Secondhand Time The Last Of The Soviets Download Ebook PDF Epub Online

Author : Svetlana Alexievich
Publisher : Juggernaut Books
Release :
Page :
Category :
ISBN 13 : 9386228696
Description :



Author : Svetlana Alexievich
Publisher : Juggernaut Books
Release : 2016
Page : 570
Category : Oral history
ISBN 13 : 8193237242
Description :


Nobel Prize winner Svetlana Alexievich invents a new genre of narrative non-fiction as she writes the life stories of housewives, artists, party workers, students, soldiers, traders, living through a time of political upheaval -- the fall of the Soviet Union and the two decades that followed it.


Author : Svetlana Alexievich
Publisher : Random House
Release : 2016-05-24
Page : 496
Category : History
ISBN 13 : 0399588817
Description :


NEW YORK TIMES BESTSELLER • A symphonic oral history about the disintegration of the Soviet Union and the emergence of a new Russia, from Svetlana Alexievich, winner of the Nobel Prize in Literature NAMED ONE OF THE TEN BEST BOOKS OF THE YEAR BY THE WASHINGTON POST AND PUBLISHERS WEEKLY • LOS ANGELES TIMES BOOK PRIZE WINNER NAMED ONE OF THE BEST BOOKS OF THE YEAR BY The New York Times • The Washington Post • The Boston Globe • The Wall Street Journal • NPR • Financial Times • Kirkus Reviews When the Swedish Academy awarded Svetlana Alexievich the Nobel Prize, it cited her for inventing “a new kind of literary genre,” describing her work as “a history of emotions—a history of the soul.” Alexievich’s distinctive documentary style, combining extended individual monologues with a collage of voices, records the stories of ordinary women and men who are rarely given the opportunity to speak, whose experiences are often lost in the official histories of the nation. In Secondhand Time, Alexievich chronicles the demise of communism. Everyday Russian citizens recount the past thirty years, showing us what life was like during the fall of the Soviet Union and what it’s like to live in the new Russia left in its wake. Through interviews spanning 1991 to 2012, Alexievich takes us behind the propaganda and contrived media accounts, giving us a panoramic portrait of contemporary Russia and Russians who still carry memories of oppression, terror, famine, massacres—but also of pride in their country, hope for the future, and a belief that everyone was working and fighting together to bring about a utopia. Here is an account of life in the aftermath of an idea so powerful it once dominated a third of the world. A magnificent tapestry of the sorrows and triumphs of the human spirit woven by a master, Secondhand Time tells the stories that together make up the true history of a nation. “Through the voices of those who confided in her,” The Nation writes, “Alexievich tells us about human nature, about our dreams, our choices, about good and evil—in a word, about ourselves.” Praise for Svetlana Alexievich and Secondhand Time “The nonfiction volume that has done the most to deepen the emotional understanding of Russia during and after the collapse of the Soviet Union of late is Svetlana Alexievich’s oral history Secondhand Time.”—David Remnick, The New Yorker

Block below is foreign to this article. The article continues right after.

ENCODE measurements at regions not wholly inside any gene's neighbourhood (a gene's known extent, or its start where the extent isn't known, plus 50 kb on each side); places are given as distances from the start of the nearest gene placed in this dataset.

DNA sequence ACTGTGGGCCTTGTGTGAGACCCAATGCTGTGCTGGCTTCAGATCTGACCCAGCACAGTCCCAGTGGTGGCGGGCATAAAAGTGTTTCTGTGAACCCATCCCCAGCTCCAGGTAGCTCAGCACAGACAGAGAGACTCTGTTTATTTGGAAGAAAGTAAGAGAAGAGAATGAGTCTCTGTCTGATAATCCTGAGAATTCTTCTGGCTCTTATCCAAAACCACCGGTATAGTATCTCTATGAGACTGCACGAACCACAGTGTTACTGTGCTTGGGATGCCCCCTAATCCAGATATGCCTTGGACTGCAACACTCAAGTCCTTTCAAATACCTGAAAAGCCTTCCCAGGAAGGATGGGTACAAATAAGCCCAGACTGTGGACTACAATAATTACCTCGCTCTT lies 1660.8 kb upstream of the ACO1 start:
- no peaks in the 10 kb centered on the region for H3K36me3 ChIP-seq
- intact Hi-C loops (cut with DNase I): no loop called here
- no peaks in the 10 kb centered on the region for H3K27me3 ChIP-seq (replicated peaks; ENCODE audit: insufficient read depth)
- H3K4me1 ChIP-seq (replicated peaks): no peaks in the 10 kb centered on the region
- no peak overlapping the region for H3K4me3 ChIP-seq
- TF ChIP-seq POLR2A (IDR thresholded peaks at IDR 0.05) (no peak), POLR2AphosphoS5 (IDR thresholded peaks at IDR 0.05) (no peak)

Author : Svetlana Alexievich
Publisher : Random House Trade Paperbacks
Release : 2020-06-16
Page : 320
Category : Biography & Autobiography
ISBN 13 : 0399588760
Description :